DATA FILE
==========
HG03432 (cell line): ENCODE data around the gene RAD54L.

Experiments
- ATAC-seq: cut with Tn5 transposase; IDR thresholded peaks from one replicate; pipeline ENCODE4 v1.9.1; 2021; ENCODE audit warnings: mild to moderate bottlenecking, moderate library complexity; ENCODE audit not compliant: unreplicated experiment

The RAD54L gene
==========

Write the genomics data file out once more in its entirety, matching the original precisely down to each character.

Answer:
HG03432 (cell line): ENCODE data around the gene RAD54L.

Experiments
- ATAC-seq: cut with Tn5 transposase; IDR thresholded peaks from one replicate; pipeline ENCODE4 v1.9.1; 2021; ENCODE audit warnings: mild to moderate bottlenecking, moderate library complexity; ENCODE audit not compliant: unreplicated experiment

The RAD54L gene